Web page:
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Estimating Price Elasticities on the Hungarian Consumer Lending and Deposit Markets: Demand Effects and Their Possible Consequences


  • Dániel Holló

    () (Magyar Nemzeti Bank,)


In this paper, we use bank product and consumer level data and estimate a random coefficient logit model (RCL) to calculate price elasticities on the Hungarian consumer lending and retail deposit markets in line with the most recent developments in the literature on discrete choice demand estimation. The findings indicate that, on average, demand for domestic currency-denominated loans is more price sensitive than demand for foreign currency loans. The results also suggest that there is an asymmetric substitution effect toward foreign currency- denominated loans as a result of a price increase of domestic currency-denominated loans (i.e. a rise in interest rates on HUF-denominated loans increases the demand for foreign currency loans more than a rise in interest rates on foreign currency loans increases the demand for HUF-denominated loans). Finally, as the substitution effect toward foreign currency-denominated loans is stronger, it might weaken the effectiveness of the interest and exchange rate channels of monetary transmission.

Suggested Citation

  • Dániel Holló, 2010. "Estimating Price Elasticities on the Hungarian Consumer Lending and Deposit Markets: Demand Effects and Their Possible Consequences," Focus on European Economic Integration, Oesterreichische Nationalbank (Austrian Central Bank), issue 1, pages 73-89.
  • Handle: RePEc:onb:oenbfi:y:2010:i:1:b:5

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    References listed on IDEAS

    1. Michael Spence, 1976. "Product Selection, Fixed Costs, and Monopolistic Competition," Review of Economic Studies, Oxford University Press, vol. 43(2), pages 217-235.
    2. Igal Hendel & Aviv Nevo, 2006. "Sales and consumer inventory," RAND Journal of Economics, RAND Corporation, vol. 37(3), pages 543-561, September.
    3. Nevo, Aviv, 2001. "Measuring Market Power in the Ready-to-Eat Cereal Industry," Econometrica, Econometric Society, vol. 69(2), pages 307-342, March.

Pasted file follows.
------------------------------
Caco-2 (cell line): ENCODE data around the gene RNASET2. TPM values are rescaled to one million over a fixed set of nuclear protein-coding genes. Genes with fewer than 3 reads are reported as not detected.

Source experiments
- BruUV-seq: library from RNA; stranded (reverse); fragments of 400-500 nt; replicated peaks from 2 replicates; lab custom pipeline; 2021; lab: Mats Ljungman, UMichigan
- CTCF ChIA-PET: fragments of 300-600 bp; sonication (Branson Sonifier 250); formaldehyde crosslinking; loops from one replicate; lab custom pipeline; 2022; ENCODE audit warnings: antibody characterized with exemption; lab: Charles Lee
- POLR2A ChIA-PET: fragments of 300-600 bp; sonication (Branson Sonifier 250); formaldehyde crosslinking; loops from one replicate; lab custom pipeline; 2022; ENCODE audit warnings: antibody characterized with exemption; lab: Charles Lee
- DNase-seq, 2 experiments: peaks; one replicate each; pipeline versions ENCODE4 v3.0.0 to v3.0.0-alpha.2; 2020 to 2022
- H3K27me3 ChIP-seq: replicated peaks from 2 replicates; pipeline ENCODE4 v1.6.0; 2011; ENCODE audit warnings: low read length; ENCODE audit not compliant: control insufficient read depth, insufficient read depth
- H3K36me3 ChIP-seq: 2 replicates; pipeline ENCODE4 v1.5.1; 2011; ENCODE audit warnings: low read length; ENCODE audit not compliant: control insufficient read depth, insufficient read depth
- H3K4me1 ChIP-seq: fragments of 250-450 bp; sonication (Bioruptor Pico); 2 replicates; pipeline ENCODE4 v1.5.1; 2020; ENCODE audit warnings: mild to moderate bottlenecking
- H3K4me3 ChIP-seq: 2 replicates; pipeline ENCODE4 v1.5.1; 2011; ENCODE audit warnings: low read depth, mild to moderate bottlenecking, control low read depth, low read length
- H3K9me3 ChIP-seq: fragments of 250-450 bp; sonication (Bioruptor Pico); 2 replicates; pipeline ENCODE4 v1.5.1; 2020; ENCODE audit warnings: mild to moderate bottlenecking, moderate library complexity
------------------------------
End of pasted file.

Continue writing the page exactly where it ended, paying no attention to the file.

4. Goldberg, Pinelopi Koujianou, 1995. "Product Differentiation and Oligopoly in International Markets: The Case of the U.S. Automobile Industry," Econometrica, Econometric Society, vol. 63(4), pages 891-951, July.
    5. Chamberlain, Gary, 1982. "Multivariate regression models for panel data," Journal of Econometrics, Elsevier, vol. 18(1), pages 5-46, January.
    6. Steven T. Berry, 1994. "Estimating Discrete-Choice Models of Product Differentiation," RAND Journal of Economics, The RAND Corporation, vol. 25(2), pages 242-262, Summer.
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    Cited by:

    1. repec:eee:jbfina:v:87:y:2018:i:c:p:87-101 is not listed on IDEAS
    2. Glaser Darrell J. & Rahman Ahmed S. & Smith Katherine A. & Chan Daniel W., 2013. "Product Differentiation and Consumer Surplus in the Microfinance Industry," The B.E. Journal of Economic Analysis & Policy, De Gruyter, vol. 13(2), pages 991-1022, August.
    3. Schmaltz, Christian & Pokutta, Sebastian & Heidorn, Thomas & Andrae, Silvio, 2014. "How to make regulators and shareholders happy under Basel III," Journal of Banking & Finance, Elsevier, vol. 46(C), pages 311-325.

    More about this item


    Price elasticity of demand; random coefficient logit model; monetary policy; financial stability;

    JEL classification:

    • E52 - Macroeconomics and Monetary Economics - - Monetary Policy, Central Banking, and the Supply of Money and Credit - - - Monetary Policy
    • G21 - Financial Economics - - Financial Institutions and Services - - - Banks; Other Depository Institutions; Micro Finance Institutions; Mortgages
    • L10 - Industrial Organization - - Market Structure, Firm Strategy, and Market Performance - - - General


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